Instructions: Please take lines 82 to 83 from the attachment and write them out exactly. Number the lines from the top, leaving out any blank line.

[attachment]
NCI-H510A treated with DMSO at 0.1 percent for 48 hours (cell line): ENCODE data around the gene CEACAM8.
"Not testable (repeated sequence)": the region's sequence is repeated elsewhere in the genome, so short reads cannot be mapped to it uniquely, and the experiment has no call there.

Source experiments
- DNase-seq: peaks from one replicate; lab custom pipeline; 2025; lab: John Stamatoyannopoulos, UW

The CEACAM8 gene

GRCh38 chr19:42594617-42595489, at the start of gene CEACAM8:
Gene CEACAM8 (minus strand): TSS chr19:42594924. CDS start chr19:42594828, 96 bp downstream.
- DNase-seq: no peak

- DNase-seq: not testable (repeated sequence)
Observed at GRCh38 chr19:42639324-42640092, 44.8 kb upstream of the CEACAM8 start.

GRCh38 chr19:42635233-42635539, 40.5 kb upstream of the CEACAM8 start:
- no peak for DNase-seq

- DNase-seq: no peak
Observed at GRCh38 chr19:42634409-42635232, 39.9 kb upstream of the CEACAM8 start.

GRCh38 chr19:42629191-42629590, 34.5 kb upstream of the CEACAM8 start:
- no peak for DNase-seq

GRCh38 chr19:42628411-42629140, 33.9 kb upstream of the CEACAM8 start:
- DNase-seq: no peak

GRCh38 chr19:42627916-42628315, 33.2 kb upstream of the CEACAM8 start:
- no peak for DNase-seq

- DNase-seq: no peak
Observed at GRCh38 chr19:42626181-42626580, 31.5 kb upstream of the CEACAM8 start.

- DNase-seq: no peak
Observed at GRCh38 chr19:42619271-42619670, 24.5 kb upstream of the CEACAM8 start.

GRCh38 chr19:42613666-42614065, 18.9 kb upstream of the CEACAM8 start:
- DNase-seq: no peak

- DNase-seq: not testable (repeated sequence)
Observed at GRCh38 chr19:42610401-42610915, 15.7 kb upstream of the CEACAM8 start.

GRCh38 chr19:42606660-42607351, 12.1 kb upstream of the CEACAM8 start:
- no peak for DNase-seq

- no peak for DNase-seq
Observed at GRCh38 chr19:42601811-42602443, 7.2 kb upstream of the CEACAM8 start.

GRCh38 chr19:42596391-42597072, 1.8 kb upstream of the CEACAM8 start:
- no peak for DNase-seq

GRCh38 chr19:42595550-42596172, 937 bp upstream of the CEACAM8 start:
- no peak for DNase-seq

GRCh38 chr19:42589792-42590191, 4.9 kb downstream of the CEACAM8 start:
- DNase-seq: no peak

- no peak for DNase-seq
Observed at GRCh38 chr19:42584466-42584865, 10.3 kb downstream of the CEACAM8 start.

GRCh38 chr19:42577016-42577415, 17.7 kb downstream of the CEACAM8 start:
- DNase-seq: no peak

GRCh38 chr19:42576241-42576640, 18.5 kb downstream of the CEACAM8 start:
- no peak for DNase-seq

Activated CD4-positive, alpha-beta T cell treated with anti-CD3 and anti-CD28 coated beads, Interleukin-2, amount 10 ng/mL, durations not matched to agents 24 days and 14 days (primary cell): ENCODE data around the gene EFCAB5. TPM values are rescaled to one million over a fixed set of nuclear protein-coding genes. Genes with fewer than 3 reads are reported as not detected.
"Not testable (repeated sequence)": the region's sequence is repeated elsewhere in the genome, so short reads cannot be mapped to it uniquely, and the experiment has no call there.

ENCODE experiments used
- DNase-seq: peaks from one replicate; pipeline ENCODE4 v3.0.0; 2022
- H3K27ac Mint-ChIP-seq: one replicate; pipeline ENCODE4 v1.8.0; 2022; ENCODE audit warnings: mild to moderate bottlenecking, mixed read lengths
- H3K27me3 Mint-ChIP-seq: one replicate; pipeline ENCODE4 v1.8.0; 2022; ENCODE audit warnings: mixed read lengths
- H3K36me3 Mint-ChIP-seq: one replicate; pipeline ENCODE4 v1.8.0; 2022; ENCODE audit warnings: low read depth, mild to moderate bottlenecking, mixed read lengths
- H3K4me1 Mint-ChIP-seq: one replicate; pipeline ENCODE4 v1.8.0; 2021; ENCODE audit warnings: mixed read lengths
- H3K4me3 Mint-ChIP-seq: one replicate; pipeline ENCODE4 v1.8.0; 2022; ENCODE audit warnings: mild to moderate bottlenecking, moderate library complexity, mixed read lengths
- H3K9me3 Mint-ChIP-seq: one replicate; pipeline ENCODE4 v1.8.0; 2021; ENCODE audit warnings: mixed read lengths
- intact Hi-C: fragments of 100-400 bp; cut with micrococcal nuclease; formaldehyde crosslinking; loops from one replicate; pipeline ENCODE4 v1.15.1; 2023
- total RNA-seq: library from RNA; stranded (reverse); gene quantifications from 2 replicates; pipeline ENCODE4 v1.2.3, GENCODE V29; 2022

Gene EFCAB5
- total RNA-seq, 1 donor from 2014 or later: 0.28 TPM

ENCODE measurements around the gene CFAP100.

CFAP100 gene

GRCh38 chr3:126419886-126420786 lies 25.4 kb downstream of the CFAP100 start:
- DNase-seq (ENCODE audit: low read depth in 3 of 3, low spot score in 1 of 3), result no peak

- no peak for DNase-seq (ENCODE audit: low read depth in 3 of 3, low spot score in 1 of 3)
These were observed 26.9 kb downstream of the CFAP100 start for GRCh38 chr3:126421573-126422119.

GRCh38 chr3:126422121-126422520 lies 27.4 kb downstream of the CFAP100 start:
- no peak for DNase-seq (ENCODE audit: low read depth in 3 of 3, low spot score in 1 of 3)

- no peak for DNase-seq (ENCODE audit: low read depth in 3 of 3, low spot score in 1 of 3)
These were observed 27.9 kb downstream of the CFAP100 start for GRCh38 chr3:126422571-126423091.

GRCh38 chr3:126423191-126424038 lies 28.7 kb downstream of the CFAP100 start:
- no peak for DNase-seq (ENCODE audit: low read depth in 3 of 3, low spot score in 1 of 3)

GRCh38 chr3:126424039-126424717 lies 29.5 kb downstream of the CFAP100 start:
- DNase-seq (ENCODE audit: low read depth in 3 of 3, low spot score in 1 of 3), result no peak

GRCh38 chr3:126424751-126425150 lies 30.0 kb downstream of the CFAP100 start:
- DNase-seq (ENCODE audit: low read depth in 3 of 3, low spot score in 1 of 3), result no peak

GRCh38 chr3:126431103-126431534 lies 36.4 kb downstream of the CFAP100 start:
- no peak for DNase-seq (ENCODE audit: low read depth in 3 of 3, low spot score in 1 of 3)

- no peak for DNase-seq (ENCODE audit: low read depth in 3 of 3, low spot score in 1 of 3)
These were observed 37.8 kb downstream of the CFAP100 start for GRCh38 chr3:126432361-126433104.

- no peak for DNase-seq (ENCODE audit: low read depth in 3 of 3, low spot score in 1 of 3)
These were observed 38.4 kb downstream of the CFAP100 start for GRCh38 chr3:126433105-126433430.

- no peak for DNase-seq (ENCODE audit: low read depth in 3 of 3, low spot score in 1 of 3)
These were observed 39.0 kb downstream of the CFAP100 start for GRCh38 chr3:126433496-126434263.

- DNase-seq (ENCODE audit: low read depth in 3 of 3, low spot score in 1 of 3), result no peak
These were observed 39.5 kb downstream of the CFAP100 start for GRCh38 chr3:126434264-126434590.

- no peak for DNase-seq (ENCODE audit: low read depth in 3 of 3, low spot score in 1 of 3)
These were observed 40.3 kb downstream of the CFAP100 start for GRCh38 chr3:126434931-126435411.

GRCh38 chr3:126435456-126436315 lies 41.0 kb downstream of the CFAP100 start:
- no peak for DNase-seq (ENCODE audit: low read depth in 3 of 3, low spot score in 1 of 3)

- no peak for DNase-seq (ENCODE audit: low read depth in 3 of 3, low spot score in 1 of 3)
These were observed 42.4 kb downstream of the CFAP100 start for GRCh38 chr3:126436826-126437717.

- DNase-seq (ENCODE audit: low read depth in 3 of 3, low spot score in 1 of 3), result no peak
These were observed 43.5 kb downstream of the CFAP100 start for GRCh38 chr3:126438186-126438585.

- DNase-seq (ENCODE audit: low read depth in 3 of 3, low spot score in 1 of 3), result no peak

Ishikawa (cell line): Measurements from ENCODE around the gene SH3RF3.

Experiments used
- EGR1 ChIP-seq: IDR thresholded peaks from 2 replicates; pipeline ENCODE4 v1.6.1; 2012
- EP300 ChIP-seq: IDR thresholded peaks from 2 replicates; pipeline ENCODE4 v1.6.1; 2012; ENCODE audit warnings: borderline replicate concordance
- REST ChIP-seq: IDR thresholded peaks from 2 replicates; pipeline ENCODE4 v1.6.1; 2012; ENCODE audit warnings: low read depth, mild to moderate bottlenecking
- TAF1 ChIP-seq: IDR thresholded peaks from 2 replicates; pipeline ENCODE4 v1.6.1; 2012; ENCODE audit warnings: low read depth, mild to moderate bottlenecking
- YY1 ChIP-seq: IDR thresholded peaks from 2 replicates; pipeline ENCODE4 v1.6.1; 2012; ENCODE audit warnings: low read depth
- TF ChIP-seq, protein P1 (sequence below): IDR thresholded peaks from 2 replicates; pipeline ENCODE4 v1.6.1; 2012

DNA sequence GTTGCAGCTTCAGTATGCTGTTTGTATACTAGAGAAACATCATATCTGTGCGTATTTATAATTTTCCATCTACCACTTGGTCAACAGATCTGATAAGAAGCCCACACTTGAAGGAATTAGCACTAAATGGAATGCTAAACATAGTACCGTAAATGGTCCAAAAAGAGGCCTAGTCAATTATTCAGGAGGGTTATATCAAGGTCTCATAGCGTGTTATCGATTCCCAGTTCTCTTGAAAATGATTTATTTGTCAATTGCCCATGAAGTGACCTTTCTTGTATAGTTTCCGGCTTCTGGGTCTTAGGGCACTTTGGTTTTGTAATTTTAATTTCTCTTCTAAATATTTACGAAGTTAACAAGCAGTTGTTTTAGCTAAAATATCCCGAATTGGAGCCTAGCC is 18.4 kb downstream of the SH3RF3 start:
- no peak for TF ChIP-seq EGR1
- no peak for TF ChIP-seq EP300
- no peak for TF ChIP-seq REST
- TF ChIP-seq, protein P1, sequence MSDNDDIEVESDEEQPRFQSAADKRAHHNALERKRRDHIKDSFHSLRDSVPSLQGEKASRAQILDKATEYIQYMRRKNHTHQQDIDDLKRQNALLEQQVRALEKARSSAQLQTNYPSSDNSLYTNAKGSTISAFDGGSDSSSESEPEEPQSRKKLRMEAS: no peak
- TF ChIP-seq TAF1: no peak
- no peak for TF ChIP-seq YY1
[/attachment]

These were observed 39.0 kb downstream of the CFAP100 start for GRCh38 chr3:126433496-126434263.

- DNase-seq (ENCODE audit: low read depth in 3 of 3, low spot score in 1 of 3), result no peak